What Everyone Should Know About PARABENS

What Everyone Should Know About PARABENS

Whether you are new to the natural hair community or a veteran of natural haircare, I am sure you have heard a bit about parabens and their somewhat taboo role in hair and beauty. Many products now include “paraben-free” or “no parabens” on their labels to attract the conscious consumer and enhance marketability, but have you ever wondered why this is the case? What are parabens? Are parabens harmful or safe? Should they be avoided at all cost or is it a bunch of hoopla over nothing? Well, today we will dive deeper into this topic and hopefully shed a bit of light on a popular debate.

What are parabens?

Parabens are chemical compounds which are commonly used in beauty and hair products as preservatives to prevent the growth of harmful bacteria and mold. They have seen increased use over the years due to their inexpensive cost, excellent stability, and effectiveness. Methylparaben, propylparaben, butylparaben, and ethylparaben are most commonly used in cosmetic products. They are rather easy to identify as the listed common name will end with “-paraben”.

Why is there concern regarding paraben use?

Parabens can enter the bloodstream when ingested by mouth and when crossing the skin barrier which is otherwise known as transdermal penetration. They have been associated with hormonal disturbances – mainly disturbances associated with the hormone estrogen. Clinical studies have shown that parabens can exhibit estrogenic activity and disrupt endocrine and reproductive function. They may also increase tumor growth and proliferation and alter cancer genes. This became of increased concern following the detection of these compounds in female breast tumors. Additionally, parabens have been linked to some harm of the environment.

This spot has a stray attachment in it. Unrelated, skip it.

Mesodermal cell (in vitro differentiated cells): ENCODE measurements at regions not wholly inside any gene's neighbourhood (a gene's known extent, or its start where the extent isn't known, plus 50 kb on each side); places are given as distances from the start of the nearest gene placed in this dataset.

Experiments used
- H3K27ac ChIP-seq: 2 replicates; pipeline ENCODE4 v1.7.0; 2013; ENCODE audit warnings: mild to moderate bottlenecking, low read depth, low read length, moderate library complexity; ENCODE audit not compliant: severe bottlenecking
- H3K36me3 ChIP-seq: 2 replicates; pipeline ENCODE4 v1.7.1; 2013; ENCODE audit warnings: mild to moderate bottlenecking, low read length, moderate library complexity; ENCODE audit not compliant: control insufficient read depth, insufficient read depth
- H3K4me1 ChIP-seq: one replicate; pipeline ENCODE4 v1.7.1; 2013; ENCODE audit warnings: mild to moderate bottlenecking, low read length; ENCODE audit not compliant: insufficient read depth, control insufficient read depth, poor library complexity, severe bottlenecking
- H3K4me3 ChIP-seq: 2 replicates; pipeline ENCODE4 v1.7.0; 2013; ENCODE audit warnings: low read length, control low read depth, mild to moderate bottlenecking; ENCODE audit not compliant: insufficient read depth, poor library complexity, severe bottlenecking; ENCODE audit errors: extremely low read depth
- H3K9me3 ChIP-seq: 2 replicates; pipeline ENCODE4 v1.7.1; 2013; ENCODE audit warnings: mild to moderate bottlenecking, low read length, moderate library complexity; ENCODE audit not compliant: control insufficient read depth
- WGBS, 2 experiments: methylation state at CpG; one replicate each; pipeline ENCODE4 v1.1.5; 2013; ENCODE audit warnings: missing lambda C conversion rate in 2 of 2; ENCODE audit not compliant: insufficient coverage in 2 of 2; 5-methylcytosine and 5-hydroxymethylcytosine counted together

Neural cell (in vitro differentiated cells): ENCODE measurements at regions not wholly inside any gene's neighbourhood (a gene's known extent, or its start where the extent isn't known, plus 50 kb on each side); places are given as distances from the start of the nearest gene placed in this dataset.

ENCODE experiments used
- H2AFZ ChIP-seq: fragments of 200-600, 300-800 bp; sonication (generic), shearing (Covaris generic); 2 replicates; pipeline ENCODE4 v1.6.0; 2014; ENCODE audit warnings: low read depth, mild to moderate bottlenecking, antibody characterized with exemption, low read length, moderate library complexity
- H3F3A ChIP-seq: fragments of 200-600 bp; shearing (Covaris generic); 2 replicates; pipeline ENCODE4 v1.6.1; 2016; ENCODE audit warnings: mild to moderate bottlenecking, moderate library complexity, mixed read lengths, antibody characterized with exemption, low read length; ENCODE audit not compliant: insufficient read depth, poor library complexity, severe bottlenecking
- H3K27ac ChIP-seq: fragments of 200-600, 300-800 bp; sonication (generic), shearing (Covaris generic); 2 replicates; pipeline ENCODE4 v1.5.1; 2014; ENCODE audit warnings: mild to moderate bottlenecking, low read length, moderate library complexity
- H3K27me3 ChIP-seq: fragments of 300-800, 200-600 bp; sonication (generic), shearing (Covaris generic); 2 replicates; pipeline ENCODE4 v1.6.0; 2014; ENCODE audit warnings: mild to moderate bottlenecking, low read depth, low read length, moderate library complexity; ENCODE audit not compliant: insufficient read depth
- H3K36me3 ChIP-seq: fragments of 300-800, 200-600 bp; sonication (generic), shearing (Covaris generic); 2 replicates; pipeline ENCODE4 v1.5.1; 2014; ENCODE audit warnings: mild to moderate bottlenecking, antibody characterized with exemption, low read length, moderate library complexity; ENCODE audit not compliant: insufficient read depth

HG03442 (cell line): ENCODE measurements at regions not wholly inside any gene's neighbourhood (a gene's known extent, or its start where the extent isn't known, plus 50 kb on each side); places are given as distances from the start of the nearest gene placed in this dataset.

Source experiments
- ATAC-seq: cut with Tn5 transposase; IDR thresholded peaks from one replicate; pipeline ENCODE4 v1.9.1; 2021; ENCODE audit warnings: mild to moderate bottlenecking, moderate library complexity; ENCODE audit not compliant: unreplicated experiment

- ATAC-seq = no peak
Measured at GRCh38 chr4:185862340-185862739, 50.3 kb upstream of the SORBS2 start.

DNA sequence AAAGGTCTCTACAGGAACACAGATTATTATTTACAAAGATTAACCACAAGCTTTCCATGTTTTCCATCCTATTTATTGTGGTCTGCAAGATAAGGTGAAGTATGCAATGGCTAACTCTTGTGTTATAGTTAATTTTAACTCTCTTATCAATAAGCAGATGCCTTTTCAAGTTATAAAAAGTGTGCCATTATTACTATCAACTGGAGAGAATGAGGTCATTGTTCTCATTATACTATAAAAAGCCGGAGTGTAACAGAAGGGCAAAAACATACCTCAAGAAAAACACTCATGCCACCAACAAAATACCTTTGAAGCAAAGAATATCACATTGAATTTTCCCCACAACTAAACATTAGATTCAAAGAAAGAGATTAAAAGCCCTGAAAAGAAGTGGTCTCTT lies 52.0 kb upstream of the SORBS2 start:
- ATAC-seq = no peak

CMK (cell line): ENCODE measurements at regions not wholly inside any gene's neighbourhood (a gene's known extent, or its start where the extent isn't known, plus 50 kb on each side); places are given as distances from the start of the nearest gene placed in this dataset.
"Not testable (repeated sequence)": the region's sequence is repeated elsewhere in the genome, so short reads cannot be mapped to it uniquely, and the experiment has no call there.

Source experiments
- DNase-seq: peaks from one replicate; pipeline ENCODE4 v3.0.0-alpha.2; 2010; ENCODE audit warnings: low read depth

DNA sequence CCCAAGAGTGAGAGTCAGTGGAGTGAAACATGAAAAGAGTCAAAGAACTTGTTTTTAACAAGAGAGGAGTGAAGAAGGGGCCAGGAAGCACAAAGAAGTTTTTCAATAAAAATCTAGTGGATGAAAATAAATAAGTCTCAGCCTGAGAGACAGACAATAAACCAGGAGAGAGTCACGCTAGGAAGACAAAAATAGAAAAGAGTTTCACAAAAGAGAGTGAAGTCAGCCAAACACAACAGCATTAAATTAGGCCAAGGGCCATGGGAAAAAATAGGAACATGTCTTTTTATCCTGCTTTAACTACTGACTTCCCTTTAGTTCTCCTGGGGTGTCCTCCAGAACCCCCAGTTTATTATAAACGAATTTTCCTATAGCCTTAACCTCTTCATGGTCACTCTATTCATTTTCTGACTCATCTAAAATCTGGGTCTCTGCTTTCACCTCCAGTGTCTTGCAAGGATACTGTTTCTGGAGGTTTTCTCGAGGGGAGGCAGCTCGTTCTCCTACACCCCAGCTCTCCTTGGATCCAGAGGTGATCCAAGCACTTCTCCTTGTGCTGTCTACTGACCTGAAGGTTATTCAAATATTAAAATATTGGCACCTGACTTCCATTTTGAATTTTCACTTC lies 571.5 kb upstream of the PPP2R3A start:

Does the exposure to such small amounts used for preservation really matter?

This is the million dollar question. No one knows. Parabens are used at very low concentrations in many consumer products so the biggest concern surrounds the bioaccumulation of these agents over time and with repeated exposure. Many hair products and other cosmetics are applied multiple times daily and frequency of exposure may pose a risk. The additive effect of repeated exposure can also lead to an additive estrogenic effect which varies based on structure and size of the paraben molecule. The fact that these compounds can accumulate in bodily tissues and have a greater impact when used repeatedly led the European Commission to ban the use of five paraben compounds in cosmetic products in 2014 – isopropylparaben, isobutylparaben, phenylparaben, benzylparaben and pentylparaben. However, they also labeled other parabens such as methylparaben and ethylparaben as safe for consumption and similarly labeled propylparaben and butylparaben as safe when used within concentration limits. Of note, these are the parabens most commonly used in cosmetics sold with the United States.

Scrabble pieces spelling parabens

Whether or not to use products which contain parabens is the decision of the consumer. The FDA does not require approval of cosmetic product ingredients and additives before they are sold and currently states that they “do not have information showing that parabens as they are used in cosmetics have an effect on human health”. The impact of these compounds on the body surely varies from person to person. The question becomes, how much of a risk are you willing to take and would the avoidance of some of this exposure negatively impact your quality of life? It is a personal decision and one that only you can make.

For more information:

https://www.ewg.org/californiacosmetics/parabens

https://www.fda.gov/cosmetics/cosmetic-ingredients/parabens-cosmetics

https://europa.eu/rapid/press-release_IP-14-1051_en.htm